Doctor ArkanoidWelcome to the Inner Sanctum! I’m glad you decided to drop in.

I’m sure you’re wondering who is Doctor Arkanoid and what this blog is about. Allow me to enlighten you🙂

First of all, Doctor Arkanoid is me! My name is Anthony Gurr and I’ve been involved with the video game industry for 25 years. I’m also a professional technology writer, and I’ve taught at the post-secondary level. I received my Master’s degree in Technology and Learning Design in June, 2011, from Simon Fraser University (SFU) in Vancouver, Canada. I started my career in video games in 1988 by working as a game tester for a Japanese company in Vancouver called Taito Software. Perhaps you’ve heard of Taito; they made a modestly successful arcade game named ‘Space Invaders‘! I was known inside Taito Software as ‘Doctor Arkanoid’ – the resident game guru and writer of a marketing newsletter we sent out that featured game hints and information.

Some of the titles I worked on at Taito Software include Arkanoid, Bubble Bobble, Chase HQ, Operation Wolf,Rastan, Renegade, and Wrath of the Black Manta. I also worked for Taito Corporation in Tokyo, Japan, from 1991 to 1994, where I helped develop Arkanoid: Doh it Again, Lufia & The Fortess of Doom, Operation Thunderbolt, Super Chase HQ, The Flintstones, The Jetsons, and The Ninja Warriors.

The Inner Sanctum is all about helping people make sense of the wild virtual frontier that is the video game world. By ‘video games’, I’m talking about the whole spectrum of personal computer games, handheld video games, mobile games, and video game consoles. The purpose of this blog is to help explain the nature of video games and the industry to the mainstream world and encourage an open dialogue.

This blog isn’t about cheat codes, gamer gossip, or the latest marketing hype. There are plenty of other folks in the blogosphere doing an excellent job of that! The Inner Sanctum is about helping make sense of video games and their influence in today’s world. If you’re an academic, a parent, a teacher, a media reporter, a student, or someone looking for thoughtful advice and information, I hope you’ll find this blog to be useful.

The TyeeDoctor Arkanoid

Smartphone addictLast Tuesday, August 6th, the good Doctor was invited by CBC Radio to appear on the afternoon call-in program BC Almanac to discuss the wonderful world of free apps for mobile devices. The guest host for the program was CBC National reporter Duncan McCue. This was my second appearance on BC Almanac – I first visited with them in March, 2013, to discuss the controversy caused by a recent alumni of Port Moody Secondary School who created a 3D level of his school that was playable using the Counterstrike game mod. The discussion this time around was decidedly less intense. What I really enjoyed was listening to people from all over British Columbia calling and tweeting about what apps they liked using on their mobile devices. It’s hard to believe how ubiquitous apps and mobile technology have become in people’s lives since Apple originally released the iPhone in Canada back in 2008. Google recently released the results of a study that surveyed 1000 Canadian smartphone users. They reported that the average smartphone has approximately 30 apps, 8 of which are paid apps. The majority of apps on their smartphones are free. In 2012, the consumer survey organization JD Power and Associates reported that the top ten uses of smartphones in Canada (in order) were texting, photography, email, Facebook, weather, games, web search, maps, news, and music.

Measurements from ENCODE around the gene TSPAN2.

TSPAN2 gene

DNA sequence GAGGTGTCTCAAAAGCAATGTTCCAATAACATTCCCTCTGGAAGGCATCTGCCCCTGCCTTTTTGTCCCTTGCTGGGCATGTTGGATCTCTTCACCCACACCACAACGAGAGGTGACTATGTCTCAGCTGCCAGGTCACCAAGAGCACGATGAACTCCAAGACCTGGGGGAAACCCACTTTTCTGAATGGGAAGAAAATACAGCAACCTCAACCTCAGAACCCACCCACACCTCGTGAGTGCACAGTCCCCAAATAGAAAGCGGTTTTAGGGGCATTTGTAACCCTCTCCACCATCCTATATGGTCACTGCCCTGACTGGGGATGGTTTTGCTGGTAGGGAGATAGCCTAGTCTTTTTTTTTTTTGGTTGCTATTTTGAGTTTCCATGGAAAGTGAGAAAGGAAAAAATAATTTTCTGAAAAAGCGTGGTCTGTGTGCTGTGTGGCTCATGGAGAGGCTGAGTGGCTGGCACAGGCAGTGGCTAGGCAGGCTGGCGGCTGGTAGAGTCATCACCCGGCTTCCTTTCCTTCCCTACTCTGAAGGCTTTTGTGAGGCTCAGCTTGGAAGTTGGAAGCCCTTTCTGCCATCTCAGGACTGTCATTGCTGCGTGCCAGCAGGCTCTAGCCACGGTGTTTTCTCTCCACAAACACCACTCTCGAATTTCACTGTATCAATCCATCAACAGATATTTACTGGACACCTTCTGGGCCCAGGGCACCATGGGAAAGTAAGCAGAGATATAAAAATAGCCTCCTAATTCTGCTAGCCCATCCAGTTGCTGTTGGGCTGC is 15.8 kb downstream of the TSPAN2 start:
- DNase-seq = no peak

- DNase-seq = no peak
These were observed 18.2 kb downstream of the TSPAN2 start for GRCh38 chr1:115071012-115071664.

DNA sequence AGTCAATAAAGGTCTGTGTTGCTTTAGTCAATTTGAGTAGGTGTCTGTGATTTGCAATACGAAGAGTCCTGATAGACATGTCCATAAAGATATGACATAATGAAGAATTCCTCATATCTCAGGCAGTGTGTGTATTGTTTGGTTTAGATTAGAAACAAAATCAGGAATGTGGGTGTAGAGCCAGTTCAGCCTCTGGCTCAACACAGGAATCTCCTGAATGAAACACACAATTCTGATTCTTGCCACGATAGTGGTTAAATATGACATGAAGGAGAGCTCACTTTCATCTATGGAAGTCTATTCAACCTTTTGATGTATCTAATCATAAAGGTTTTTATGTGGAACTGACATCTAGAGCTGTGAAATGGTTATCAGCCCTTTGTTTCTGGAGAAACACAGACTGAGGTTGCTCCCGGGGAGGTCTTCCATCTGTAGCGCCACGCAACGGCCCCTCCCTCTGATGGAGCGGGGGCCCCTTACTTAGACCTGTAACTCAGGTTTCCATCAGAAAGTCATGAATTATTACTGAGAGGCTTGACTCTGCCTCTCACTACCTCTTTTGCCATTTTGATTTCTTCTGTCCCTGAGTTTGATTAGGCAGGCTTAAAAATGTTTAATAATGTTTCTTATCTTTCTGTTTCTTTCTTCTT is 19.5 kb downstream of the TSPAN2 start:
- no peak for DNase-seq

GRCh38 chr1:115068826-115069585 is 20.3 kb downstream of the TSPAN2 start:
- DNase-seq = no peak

Apps and smartphones are a serious going concern in Canada. While preparing for my interview with CBC Radio, I discovered the results of a fascinating study called The Apps Economy in Canada, released in October, 2012, by the Information and Communication Technology Council. It reported that 13 million Canadian smartphone users spent $675 million dollars on apps and broadband subscription services for 2012, compared to the global base of 1.2 billion smartphone users who spent a whopping $25.97 billion dollars. There are 51,700 people involved in Canadian app development, 15% (7,755) working here in BC. The Canadian app development industry generated $775 million in revenues for 2012.

You can listen to the CBC segment about free apps here (it starts at approximately 20:45).

Doctor ArkanoidDoctor Arkanoid

Lufia packaging originally designed by Taito Japan in 1993

Lufia packaging originally designed by Taito Japan in 1993

In mid-April, 1993, Taito Japan decided to green light the North American localization of Lufia and the Fortress of Doom for SNES. I felt kind of a rush when I was told about the go-ahead. This was the first time in my life that I successfully championed a major release title for publishing. My intuition for selecting great games was validated. Little did I know that there was more going on below the surface. My Japanese managers congratulated me on being so tenacious. Then they informed me that I was responsible for localizing the game.